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China should only remove all its border restrictions once there were few infections in other countries and the vast majority of the Chinese population was vaccinated against the coronavirus, the country’s leading respiratory diseases expert said on Sunday.
In an interview with the Southern People Weekly magazine, Dr Zhong Nanshan said 80 to 85 per cent of China’s 1.4 billion people would have to be vaccinated, a milestone that could be reached by the end of the year. However, maintaining the strictest epidemic control measures would be unsustainable, putting great stress on China, he said.
“Why are we still employing strict measures to prevent and control the disease? Our vaccination rate has not reached over 80 per cent yet. Prevention is therefore still very important,” he said.
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China largely controlled the spread of the coronavirus within its borders, even before Covid-19 vaccines were available, and sporadic outbreaks were suppressed by locking down residential communities and carrying out multiple rounds of testing, with tens of millions of tests carried out within days.
At least 1.1 billion people, or 78 per cent of China’s population, had received at least the first dose of a vaccine by September 19, according to the State Council’s Covid-19 task force.
On Monday, China reported only one symptomatic local case in the city of Harbin, the former epicentre of the outbreak in China’s northeast, and two asymptomatic local cases in Ili Kazakh autonomous prefecture in far western Xinjiang. Of the 39 imported cases, 26 patients showed symptoms.
While the country has largely kept the coronavirus at bay, another precondition for China to scrap its border restrictions would be when infections were few, vaccination rates high and death rates low in the rest of the world, especially in major countries, according to Zhong.
“China cannot carry on like this [with strict control measures] because Covid-19 is a global disease that requires China and the rest of the world to work together and beat it,” he said.
The global death rate of Covid-19 was still at a “very high” 1 to 2 per cent – 10 times that of the flu – which should not be easily dismissed, Zhong said.
“When the death rate becomes very low, having Covid-19 could be part of the norm. That is, when people get sick, the vast majority of them can recover – not like now, where two in a hundred people could die,” he said.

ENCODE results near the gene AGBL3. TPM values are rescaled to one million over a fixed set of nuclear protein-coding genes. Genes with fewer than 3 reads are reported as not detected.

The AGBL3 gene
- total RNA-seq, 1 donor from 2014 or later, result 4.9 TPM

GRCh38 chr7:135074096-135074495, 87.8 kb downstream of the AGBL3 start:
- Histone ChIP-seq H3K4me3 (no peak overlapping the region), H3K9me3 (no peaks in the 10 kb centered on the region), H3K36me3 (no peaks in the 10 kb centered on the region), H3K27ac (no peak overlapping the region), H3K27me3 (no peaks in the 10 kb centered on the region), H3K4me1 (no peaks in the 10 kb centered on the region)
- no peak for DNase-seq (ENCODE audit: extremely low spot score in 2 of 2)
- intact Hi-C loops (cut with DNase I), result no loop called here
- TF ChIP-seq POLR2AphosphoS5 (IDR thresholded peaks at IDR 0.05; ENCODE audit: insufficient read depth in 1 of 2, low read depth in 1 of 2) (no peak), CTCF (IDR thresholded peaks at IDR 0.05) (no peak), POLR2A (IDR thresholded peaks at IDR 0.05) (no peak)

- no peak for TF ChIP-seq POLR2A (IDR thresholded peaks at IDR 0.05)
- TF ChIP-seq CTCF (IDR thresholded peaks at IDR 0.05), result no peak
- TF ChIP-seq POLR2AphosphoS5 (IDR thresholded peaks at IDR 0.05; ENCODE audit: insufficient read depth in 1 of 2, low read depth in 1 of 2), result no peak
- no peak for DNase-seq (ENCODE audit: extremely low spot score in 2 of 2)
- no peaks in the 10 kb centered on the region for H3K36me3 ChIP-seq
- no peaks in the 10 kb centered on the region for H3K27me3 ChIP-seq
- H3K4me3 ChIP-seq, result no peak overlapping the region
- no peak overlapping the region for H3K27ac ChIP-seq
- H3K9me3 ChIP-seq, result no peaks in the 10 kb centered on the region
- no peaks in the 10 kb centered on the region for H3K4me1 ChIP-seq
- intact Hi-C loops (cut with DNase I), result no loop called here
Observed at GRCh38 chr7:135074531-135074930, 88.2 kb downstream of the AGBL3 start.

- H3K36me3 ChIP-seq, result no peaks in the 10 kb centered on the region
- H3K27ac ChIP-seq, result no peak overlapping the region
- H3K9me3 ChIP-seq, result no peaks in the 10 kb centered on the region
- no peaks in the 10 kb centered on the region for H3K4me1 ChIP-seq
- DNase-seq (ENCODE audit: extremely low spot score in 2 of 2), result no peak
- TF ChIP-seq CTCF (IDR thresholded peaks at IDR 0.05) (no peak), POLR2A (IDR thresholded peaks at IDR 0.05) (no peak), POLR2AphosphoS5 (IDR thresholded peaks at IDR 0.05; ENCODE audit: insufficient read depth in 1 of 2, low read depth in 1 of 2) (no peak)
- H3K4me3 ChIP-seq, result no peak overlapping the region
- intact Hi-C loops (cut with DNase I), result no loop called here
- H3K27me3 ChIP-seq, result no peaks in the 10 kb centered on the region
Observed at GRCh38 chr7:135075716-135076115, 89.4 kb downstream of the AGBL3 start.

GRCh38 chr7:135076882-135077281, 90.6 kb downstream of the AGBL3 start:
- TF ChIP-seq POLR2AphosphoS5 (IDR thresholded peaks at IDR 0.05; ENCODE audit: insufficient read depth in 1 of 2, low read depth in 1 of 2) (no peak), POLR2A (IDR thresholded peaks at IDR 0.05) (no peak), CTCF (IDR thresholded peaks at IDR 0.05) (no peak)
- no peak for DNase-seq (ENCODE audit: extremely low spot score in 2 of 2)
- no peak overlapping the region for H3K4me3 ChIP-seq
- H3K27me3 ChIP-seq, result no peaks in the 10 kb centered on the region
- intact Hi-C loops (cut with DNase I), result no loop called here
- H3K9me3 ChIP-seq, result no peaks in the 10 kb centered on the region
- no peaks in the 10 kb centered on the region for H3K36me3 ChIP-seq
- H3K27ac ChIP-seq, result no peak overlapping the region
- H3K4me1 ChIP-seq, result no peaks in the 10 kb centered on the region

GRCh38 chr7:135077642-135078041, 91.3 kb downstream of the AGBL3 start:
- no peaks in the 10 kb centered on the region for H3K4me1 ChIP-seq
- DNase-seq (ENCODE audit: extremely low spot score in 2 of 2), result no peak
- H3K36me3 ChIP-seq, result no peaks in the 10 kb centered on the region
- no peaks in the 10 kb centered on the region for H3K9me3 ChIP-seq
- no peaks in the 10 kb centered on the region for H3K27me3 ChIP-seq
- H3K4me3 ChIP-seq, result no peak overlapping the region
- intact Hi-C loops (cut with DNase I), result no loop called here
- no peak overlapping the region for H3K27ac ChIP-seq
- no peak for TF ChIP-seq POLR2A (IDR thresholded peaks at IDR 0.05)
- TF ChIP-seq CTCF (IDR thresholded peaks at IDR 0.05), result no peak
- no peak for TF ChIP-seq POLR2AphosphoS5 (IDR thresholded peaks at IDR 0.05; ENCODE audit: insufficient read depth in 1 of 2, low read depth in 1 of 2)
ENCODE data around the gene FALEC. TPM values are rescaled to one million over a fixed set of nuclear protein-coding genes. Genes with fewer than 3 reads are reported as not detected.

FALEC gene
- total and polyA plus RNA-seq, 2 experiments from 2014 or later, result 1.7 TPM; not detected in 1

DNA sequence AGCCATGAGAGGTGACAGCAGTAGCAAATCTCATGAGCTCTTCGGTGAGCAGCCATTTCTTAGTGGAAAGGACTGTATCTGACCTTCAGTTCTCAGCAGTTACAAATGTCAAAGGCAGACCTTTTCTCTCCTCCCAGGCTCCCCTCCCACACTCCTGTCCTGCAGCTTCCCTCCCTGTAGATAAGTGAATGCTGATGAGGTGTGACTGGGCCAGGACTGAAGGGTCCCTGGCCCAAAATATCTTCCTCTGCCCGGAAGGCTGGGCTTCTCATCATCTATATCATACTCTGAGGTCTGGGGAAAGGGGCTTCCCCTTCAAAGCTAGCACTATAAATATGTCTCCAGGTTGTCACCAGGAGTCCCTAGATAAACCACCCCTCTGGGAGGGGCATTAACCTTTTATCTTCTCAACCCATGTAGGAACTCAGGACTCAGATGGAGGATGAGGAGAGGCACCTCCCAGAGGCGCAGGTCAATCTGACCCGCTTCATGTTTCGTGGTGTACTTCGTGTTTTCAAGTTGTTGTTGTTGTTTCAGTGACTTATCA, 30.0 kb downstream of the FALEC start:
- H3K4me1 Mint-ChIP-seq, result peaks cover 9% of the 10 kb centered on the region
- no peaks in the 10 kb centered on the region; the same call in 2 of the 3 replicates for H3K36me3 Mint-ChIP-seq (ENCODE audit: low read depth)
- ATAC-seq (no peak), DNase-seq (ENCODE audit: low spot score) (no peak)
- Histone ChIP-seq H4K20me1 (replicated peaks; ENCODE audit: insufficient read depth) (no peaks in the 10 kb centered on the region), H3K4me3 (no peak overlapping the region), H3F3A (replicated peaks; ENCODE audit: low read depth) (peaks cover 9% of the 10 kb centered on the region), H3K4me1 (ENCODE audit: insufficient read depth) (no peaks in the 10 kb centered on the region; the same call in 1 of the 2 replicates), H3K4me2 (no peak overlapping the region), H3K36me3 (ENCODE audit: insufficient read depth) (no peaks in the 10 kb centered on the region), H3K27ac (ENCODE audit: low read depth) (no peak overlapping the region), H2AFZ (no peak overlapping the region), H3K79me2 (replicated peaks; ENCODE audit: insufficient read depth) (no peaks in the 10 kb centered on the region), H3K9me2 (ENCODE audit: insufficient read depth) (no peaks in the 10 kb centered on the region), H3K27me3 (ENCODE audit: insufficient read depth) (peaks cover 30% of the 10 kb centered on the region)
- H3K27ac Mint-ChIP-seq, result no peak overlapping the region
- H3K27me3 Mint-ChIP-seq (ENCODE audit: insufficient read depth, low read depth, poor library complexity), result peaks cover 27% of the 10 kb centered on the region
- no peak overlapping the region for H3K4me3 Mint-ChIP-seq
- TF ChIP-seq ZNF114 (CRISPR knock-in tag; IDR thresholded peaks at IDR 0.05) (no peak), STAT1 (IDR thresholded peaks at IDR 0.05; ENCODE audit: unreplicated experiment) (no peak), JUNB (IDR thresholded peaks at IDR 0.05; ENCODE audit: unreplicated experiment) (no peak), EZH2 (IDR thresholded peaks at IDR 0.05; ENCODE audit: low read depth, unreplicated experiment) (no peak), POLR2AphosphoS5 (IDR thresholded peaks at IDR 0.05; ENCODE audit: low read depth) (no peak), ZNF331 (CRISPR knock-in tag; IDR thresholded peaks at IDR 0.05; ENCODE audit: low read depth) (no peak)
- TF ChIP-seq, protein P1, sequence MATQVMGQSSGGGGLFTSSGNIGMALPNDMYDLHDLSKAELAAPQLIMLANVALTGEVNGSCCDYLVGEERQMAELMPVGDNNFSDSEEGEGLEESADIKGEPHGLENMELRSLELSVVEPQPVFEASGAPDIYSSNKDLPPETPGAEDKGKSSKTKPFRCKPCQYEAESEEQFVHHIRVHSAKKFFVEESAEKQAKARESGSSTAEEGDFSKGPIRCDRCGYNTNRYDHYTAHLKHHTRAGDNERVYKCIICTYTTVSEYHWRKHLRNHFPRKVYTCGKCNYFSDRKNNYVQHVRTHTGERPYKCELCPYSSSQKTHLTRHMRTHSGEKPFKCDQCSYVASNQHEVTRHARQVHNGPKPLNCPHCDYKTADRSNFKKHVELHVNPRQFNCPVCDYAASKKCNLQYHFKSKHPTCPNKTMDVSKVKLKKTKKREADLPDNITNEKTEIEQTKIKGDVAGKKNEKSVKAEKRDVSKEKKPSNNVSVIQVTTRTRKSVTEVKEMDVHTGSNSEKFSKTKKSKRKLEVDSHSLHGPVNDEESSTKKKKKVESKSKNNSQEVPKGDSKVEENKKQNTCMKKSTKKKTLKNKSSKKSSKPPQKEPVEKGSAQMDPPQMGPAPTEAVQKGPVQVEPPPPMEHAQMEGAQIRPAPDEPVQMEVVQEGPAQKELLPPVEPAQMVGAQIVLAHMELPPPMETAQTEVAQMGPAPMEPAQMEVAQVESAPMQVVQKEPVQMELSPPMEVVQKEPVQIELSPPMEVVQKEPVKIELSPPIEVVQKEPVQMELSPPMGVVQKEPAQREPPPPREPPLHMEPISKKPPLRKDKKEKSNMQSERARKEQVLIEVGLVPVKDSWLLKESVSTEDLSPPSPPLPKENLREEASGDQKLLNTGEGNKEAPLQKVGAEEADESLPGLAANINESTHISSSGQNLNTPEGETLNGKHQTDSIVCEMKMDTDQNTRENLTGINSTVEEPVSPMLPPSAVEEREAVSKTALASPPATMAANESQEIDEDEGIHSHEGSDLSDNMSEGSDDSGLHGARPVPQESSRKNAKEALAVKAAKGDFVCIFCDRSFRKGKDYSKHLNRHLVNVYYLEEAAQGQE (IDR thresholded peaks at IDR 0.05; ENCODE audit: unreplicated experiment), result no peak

Although the global mortality rate of Covid-19 has dropped mainly because more people have been vaccinated, the number of newly reported cases remains high.
To curb imported cases, China’s Covid-19 task force has asked local authorities to build centralised quarantine facilities for inbound travellers by the end of October.
Port cities such as Shanghai and Guangzhou, where such cases are often detected, are to set up specialised large-scale “health stations” to reduce the chance of cross-transmission within the quarantine facilities.
Nearly 200 medical staff members were stationed in the 333,000-square metre Guangzhou International Health Station in September, the first to open in China. It cost more than 1.7 billion yuan (US$264 million) to build and had 5,074 rooms, state news agency Xinhua reported.
Xiamen’s 136,000-square metre facility will have 6,001 rooms when it opens in March.
In the interview, Zhong also stressed that China’s coronavirus strategy centred on prevention rather than treatment because of unknown factors such as long protection from vaccines lasted and whether the death rate would continue to drop.
“When all these are uncertain, our guiding thought is to promote healthy living. That means we will not spend a lot of energy researching how to save the ill,” he said. “Once the virus has spread, medical services, facilities and human resources will all be overcapacity and society will collapse.”
He said neighbouring countries that had opened their borders entirely had to close them again because of widespread transmission.
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This article Reopen China’s borders when vaccination at home is high and cases overseas are low, says top doctor first appeared on South China Morning Post